Generac 11Kw Generator – A tale of woe, abandoned by customer support, and why I’ll never recommend this brand

This story details my life with a Generac 11KW propane-powered stationary generator and my tale of misery keeping it running.

The generator was bought new in 2014. The size and capacity of this generator was calculated to be more than enough for the loads I need to power and my battery charging needs. The purchase included the optional remote start option. This option comes with two foot-long wires, each with a Molex connector on one end, and instructions on how to install the wires and configure the controller to start with an external control signal (contact closure). This will tie into my inverter’s Automatic Generator Start (AGS) module.
I installed the generator at my off-grid campsite. It is plumbed in to the camp’s propane distribution system and fed by a 250 gallon tank. We are entirely off grid for electricity, and have 2200 watts of photovoltaic modules to charge a bank of 12 530Ah flooded lead acid batteries. The batteries power some low voltage loads and an inverter system.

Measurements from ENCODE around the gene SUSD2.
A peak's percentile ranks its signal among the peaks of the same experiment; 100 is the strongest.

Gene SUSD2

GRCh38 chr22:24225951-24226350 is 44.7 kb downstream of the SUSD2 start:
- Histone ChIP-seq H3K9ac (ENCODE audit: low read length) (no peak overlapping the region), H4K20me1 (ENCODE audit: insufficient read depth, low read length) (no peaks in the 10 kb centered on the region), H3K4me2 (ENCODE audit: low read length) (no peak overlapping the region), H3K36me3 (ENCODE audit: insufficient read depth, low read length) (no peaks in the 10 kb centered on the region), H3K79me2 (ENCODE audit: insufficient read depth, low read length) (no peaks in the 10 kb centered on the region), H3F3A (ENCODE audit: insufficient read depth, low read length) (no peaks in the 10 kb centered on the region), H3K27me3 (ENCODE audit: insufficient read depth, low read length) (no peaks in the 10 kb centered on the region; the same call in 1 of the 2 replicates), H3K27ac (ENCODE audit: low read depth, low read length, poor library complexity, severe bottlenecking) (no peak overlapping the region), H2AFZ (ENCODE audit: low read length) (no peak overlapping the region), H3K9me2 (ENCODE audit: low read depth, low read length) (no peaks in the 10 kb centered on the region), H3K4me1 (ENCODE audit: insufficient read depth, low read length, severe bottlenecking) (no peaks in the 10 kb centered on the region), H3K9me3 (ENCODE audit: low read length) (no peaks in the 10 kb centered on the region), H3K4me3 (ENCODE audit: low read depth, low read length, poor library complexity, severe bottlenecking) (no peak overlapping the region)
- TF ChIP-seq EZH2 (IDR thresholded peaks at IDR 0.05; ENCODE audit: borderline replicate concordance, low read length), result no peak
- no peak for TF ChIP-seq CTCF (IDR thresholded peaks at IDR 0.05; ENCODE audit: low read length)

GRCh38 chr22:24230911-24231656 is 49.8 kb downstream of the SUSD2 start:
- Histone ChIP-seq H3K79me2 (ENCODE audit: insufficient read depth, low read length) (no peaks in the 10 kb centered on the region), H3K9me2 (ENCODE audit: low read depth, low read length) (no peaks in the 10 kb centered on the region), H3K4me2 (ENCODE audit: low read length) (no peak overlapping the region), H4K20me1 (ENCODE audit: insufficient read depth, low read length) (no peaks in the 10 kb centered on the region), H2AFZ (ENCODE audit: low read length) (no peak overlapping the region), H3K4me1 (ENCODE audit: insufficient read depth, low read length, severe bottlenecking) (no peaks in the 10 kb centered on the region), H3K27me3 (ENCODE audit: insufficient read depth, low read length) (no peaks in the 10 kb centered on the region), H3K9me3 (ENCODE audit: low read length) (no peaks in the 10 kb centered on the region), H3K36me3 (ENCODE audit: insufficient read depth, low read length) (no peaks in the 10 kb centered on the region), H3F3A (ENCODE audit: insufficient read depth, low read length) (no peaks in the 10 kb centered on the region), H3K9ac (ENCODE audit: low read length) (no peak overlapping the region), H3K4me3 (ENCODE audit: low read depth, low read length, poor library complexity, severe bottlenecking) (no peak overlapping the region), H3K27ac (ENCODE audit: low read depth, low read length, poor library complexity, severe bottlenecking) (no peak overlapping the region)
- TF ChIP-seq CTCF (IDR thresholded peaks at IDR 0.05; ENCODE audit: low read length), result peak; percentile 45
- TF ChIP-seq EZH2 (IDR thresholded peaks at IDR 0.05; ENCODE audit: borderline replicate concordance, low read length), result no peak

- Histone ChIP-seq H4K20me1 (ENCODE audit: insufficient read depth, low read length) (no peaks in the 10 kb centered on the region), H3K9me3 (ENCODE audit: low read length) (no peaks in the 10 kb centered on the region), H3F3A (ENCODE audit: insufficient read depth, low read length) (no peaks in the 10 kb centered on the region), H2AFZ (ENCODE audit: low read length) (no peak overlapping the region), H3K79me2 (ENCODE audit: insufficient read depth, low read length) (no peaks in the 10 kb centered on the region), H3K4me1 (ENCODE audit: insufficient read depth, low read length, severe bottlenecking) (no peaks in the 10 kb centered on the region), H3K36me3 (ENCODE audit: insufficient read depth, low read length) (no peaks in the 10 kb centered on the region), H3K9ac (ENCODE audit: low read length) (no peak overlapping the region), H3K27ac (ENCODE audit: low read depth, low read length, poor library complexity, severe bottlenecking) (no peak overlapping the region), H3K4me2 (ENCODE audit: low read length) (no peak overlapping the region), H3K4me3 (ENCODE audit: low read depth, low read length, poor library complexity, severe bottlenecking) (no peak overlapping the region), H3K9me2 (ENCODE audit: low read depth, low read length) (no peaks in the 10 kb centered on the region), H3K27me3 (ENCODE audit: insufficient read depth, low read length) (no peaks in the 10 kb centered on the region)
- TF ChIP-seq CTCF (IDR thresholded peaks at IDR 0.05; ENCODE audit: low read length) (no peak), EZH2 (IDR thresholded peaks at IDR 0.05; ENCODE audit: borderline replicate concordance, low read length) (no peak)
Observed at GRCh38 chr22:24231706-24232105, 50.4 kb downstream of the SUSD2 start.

We’re not hardcore campers, so we shut down and winterize at (US) Thanksgiving, and do not return till springtime, when the weather starts to warm up, usually in April or May. The AGS and generator remain off during this winter hibernation period, and the solar modules continue to keep the batteries at full charge.

The generator provides backup power when there isn’t enough sunshine, or when power consumption exceeds solar generation to maintain a proper battery state of charge. If the battery voltage drops to a certain threshold, the AGS starts the generator automatically and runs for a pre-configured 30 minutes. The AGS also provides for quiet time from late night to morning.

Oil and filter changes and other routine maintenance was done at each of the recommended intervals.